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PATRICIA YOUNG in Sydney, Australia ANNE McILROY in Ottawa

A koala bear runs into a Sydney bar, stuffs all the food on the tables into its mouth, makes love to the waitress and runs out the door.

"What was that?" a stunned American tourist asks the bartender. "That was a koala," he replies, "and everyone knows that a koala eats, roots and leaves."

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It's a mildly off-colour joke, especially by Australian standards, but it demonstrates why the Canadian Olympic team could become the unwitting laughingstock, or crowd favourite, of the Sydney 2000 Games.

Put politely, to root is to make love in Australian slang, and Australians have been known to tell others to root off, said Bill Jackson of the Australian High Commission in Ottawa.

With "Roots" emblazoned on the Canadian Olympic uniform, the sponsor may have made the team the butt of Aussie humour.

"Those will be great collector's items. We Australians have the best sense of humour in the world," Melbourne insurance executive Carl Gullace said of the uniforms. "I think they'll be bestsellers, but they are not really offensive by Aussie standards."

Mr. Jackson said Australians will more likely giggle than be scandalized. "It would not be offensive to a vast majority of people," he said.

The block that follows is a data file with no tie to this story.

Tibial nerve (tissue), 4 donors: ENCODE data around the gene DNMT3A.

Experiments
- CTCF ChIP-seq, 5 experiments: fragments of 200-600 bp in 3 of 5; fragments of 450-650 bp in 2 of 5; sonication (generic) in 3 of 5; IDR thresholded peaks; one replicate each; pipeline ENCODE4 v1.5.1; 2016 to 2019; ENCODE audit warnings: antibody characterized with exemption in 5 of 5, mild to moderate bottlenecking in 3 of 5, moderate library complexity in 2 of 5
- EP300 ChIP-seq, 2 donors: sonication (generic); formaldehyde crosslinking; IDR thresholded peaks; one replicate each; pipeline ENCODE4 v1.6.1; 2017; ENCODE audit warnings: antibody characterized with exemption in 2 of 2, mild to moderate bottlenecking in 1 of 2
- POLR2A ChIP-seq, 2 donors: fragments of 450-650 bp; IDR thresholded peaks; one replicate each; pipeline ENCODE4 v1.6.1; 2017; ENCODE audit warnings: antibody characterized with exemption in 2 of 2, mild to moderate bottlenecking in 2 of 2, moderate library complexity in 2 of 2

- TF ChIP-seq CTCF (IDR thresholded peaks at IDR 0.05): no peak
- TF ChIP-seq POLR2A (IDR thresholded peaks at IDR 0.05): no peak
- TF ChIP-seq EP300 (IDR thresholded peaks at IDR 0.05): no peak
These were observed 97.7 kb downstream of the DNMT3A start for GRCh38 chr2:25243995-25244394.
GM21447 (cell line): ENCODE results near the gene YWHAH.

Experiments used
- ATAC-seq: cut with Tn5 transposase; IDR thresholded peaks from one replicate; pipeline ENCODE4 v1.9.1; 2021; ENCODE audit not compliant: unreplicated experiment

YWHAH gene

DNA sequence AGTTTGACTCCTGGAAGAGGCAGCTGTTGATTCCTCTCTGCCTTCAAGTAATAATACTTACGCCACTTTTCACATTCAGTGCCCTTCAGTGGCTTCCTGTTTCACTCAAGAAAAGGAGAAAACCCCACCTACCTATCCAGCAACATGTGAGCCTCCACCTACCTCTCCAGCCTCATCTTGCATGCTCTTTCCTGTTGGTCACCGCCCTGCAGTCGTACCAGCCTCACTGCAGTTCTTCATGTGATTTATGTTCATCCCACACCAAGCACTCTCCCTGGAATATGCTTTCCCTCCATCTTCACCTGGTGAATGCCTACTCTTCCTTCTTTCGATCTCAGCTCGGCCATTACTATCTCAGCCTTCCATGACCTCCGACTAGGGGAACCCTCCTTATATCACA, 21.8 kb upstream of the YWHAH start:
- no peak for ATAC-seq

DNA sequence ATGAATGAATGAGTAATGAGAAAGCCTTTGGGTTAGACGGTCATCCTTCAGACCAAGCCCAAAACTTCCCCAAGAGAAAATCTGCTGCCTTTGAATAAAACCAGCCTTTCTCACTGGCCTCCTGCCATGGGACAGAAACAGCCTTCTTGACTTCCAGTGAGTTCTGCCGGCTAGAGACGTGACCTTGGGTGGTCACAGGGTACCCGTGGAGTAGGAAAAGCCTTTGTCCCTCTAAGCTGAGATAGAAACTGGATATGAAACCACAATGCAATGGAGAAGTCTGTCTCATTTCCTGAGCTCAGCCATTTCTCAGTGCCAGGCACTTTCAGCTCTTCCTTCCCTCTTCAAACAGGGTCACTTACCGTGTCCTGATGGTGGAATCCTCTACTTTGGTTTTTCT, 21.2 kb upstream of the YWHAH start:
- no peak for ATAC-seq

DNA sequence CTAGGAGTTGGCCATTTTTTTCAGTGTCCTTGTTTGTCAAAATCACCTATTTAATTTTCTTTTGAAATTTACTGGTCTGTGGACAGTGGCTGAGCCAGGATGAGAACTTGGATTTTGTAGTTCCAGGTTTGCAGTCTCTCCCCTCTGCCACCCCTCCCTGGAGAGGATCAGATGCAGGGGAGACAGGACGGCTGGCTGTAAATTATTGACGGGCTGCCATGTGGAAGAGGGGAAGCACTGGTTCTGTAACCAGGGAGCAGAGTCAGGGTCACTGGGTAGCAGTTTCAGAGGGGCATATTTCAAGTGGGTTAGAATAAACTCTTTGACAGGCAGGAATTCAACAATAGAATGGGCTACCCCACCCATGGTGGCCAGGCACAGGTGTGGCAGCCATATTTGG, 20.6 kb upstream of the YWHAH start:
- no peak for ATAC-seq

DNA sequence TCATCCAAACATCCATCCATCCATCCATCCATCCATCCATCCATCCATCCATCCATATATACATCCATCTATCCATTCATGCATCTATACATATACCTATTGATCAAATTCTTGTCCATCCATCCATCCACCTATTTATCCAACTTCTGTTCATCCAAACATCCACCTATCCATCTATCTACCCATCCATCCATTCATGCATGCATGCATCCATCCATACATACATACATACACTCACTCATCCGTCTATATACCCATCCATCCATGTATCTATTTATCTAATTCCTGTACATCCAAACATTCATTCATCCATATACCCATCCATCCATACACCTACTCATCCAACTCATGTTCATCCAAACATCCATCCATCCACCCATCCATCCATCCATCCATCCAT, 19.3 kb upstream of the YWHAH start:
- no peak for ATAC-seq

Roots clothing already has certain down-market appeal to younger Australians. antipodean tourists who have travelled to Canada are easily spotted on Sydney's finest beaches wearing their eye-catching "Roots X-Large" T-shirts.

The Roots store at Toronto's Pearson airport is very popular among Australians, manager Chantal Narine said.

In Canada, a spokesman for Roots Canada says the company is aware of what their brand name means down under. "The company name is the company name," the Roots official said.

Some Australians have made a fortune from off-colour clothing. The Mambo surf-wear company sports a dog with a musical note coming out of its bottom as its logo. Mambo, it was announced this week, will be outfitting the Australian team.

Australia has developed slang into an elevated art form. Yesterday, newspaper headlines accused politicians of "$1000 porkies." A porkie is a lie but the reference is not obvious until you master the rhyming slang of Australia: Lie rhymes with porkie pie. A beer is a pig's ear. A friend (mate) is your china plate and an American is a septic -- yank, septic tank.

Australians have had their own cross-cultural marketing problems. In the 1970s, when Australian beer began to sell internationally, the brewers of a beer called XXXX (pronounced four ex) were puzzled as to why their competitor Fosters was so successful in the United States but XXXX flopped.

The problem was with the beer's signature slogan. The company's marketers did not realize that Forex was the name of a popular brand of condoms. The brewery's theme with the lyric "I feel a Four Ex coming on . . ." took on a double meaning they had never intended.

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